Roll 18 is heated to preheat fabric 10 that is unwound from a storage reel (not shown). The effect of the preheating is to soften the thermosplastic coating to the point where the filaments of the yarns can be spread out. Roll 15 also is heated to a temperature such that the thermoplastic coating remains soft. As fabric 10 passes between rolls 15 and 16, compressive redistribution of the filaments of the yarns takes place. This is best shown in FIGS. 5-7 where, for the sake of simplicity, only fill yarns 13 are shown. As these yarns pass between rolls 15 and 16, the filaments thereof, which prior to this passage were parallel to each other, spread out, while remaining parallel to each other, to occupy the spaces that previously existed between the yarns and, or course, the thickness of the yarns diminishes considerably.
An important feature of this aspect of the invention is that after the filaments have been spread out as shown in FIG. 5, they are maintained, while in tension, in contact with a cool surface for a period of time sufficient for the thermoplastic coating to harden to a point where the filaments cannot revert to their original positions. This is achieved by maintaining contact between fabric 14 and roll 16 after the fabric has passed between rolls 15 and 16, as shown in FIG. 4. It has been discovered that if this technique is not practised and the fabric is taken directly away from the rolls after passage between rolls 15 and 16, the filaments tend to revert to their original positions resulting in an open mesh fabric. The fabric 14, is stripped from roll 16 after the thermoplastic coating has set sufficiently and then may be further cooled to room temperature to prevent blocking before being taken up on a wind-up reel (not shown).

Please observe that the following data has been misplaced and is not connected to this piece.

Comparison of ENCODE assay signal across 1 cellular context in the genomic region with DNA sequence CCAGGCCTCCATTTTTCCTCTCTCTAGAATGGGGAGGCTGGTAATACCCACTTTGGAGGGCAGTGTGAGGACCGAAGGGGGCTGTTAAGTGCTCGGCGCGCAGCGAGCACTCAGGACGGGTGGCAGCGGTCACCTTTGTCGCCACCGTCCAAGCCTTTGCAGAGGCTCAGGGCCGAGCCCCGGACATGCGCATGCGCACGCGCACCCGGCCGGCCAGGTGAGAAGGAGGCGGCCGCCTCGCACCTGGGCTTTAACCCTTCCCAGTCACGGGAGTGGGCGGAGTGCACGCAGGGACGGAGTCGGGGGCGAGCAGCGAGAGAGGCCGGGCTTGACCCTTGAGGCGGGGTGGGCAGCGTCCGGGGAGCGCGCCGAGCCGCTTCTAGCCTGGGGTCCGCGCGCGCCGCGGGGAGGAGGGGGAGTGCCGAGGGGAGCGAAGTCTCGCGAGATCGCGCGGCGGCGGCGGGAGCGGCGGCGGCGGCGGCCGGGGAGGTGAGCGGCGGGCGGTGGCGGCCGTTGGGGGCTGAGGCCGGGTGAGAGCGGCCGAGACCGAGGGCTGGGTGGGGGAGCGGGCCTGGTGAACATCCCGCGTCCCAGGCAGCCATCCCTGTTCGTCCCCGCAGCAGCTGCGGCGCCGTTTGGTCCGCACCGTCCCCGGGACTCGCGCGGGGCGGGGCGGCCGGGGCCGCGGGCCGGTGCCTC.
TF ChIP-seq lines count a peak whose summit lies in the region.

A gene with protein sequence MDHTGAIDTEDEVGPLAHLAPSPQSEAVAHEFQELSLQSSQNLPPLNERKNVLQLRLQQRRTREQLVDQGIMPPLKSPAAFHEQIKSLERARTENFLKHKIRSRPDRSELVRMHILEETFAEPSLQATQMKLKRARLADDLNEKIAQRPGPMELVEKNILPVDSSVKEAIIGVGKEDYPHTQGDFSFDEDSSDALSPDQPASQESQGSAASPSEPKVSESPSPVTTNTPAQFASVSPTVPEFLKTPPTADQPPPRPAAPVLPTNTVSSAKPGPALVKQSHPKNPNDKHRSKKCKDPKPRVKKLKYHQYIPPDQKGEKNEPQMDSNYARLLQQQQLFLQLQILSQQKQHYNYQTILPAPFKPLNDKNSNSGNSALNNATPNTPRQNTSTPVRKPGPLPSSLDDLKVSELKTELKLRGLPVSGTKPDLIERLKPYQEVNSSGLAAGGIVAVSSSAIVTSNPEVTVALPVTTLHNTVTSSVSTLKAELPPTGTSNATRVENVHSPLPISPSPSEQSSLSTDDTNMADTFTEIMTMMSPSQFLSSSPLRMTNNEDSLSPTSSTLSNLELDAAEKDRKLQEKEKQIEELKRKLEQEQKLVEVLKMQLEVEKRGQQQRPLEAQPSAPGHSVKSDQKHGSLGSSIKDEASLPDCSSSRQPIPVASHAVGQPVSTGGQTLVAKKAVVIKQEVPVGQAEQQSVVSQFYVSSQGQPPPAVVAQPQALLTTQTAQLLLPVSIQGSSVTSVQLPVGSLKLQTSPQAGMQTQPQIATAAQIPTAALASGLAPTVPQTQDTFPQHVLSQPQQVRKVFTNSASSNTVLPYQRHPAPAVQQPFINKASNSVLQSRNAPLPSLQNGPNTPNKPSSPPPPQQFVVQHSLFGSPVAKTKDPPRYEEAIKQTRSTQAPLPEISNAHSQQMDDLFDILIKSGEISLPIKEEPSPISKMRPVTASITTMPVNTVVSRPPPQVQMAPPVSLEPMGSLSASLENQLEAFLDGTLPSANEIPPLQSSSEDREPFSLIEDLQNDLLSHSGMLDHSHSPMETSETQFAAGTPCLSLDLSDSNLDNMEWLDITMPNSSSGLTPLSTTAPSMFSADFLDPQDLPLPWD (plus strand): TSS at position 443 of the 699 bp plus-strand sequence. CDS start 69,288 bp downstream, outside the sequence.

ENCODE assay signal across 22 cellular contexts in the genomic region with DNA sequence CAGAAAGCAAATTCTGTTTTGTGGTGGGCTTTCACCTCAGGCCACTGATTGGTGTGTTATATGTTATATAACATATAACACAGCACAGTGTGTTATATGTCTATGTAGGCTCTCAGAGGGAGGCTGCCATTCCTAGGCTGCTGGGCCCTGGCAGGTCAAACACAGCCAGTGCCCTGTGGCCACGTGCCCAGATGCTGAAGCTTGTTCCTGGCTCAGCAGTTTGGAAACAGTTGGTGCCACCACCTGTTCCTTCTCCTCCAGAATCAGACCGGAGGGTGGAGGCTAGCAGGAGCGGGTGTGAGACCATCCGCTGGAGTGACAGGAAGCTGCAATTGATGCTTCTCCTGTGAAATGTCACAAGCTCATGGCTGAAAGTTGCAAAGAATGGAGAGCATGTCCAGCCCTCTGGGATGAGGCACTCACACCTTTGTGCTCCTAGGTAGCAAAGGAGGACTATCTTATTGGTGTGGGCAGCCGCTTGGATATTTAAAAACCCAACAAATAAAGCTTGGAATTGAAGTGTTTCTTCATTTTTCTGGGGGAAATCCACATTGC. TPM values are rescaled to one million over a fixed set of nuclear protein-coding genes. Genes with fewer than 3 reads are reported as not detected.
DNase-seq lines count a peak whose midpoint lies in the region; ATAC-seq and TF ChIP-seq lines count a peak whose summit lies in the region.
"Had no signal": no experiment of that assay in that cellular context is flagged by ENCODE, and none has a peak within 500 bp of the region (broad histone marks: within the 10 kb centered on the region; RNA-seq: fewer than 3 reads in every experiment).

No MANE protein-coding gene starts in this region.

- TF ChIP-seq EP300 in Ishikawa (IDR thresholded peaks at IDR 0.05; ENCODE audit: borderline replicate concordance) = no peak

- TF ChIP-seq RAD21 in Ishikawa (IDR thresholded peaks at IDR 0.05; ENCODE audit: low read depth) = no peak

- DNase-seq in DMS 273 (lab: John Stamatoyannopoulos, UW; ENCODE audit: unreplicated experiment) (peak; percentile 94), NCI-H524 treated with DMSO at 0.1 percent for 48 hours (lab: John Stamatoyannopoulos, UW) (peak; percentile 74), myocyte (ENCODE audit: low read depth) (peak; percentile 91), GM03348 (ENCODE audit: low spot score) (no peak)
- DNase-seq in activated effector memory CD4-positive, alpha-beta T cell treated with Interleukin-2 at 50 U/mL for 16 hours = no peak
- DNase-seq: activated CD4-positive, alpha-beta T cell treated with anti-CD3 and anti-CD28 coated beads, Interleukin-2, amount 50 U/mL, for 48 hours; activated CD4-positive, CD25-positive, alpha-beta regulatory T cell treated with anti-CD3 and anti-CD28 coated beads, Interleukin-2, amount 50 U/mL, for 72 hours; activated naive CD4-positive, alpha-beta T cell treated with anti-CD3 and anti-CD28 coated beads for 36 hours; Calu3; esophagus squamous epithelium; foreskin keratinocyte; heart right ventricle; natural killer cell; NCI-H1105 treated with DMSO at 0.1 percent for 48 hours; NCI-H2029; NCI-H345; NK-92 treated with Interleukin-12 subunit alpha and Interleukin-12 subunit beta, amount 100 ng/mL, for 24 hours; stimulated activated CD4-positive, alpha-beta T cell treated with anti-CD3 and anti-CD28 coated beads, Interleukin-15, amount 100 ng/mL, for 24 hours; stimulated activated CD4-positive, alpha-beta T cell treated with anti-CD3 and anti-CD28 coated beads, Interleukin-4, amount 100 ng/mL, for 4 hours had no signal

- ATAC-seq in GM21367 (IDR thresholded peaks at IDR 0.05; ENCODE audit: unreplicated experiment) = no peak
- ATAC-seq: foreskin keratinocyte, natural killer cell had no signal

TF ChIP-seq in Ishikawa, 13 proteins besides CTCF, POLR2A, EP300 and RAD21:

Referring to FIG. 4, roll 17 is employed simply for the purpose of keeping roll 16 cool. Roll 17 may be a steel roll and may be water cooled, for example, to maintain roll 16, which preferably is a cotton roll, at a surface temperature below the softening point of the thermoplastic coating. Roll 15 may be a steel roll and, like roll 18, may be steam, electrically or otherwise heated. The speed of the fabric may vary widely. However, at higher speeds greater difficulty in preheating the fabric may be experienced.
In a specific example of the process of fabric 10 of the type shown in FIG. 1 and having the following characteristics was used: 71/2 polyester yarns per inch in both the warp and fill directions, each yarn being of 1000 denier and composed of 192 filaments, each yarn having 0.035 turns per inch, open mesh fabric, polyvinylchloride coating (53% by weight of the coated fabric), fabric 48% open.
Rolls 15-17 were of the following diameters: 6, inches 9.9 inches and 9 inches respectively. The fabric was preheated to 260° F. Roll 15 was heated to 360° F, and roll 16 was maintained at about 160° F. A pressure of 525 lbs./lineal in. was applied between rolls 15 and 16. The fabric speed was 18 feet/minute.
After fabric 10 had been passed through the apparatus, it was found that all of the yarns had spread out to occupy the interstices. The open area of the fabric was reduced by 96% and its thickness by 56%. It possessed a soft hand.
It is important to realized that the closed nature of fabric 14 is not accomplished by the thermoplastic coating flowing into and occupying the spaces between the yarns. There is a flow of the thermoplastic coating, of course, but the filling in of the interstices is accomplished by a spreading out and flattening of the yarns. Where "off-the-shelf" yarns are employed, the compressive redistribution operation will reduce the fabric thickness by at least 30%.
While preferred embodiments of the invention have been described herein in detail, those skilled in the art will appreciate that changes and modifications may be made without departing from the spirit and scope of the claims appended hereto.
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|U.S. Classification||442/3, 427/375, 156/181, 156/296|
|Cooperative Classification||D04H3/00, Y10T442/103|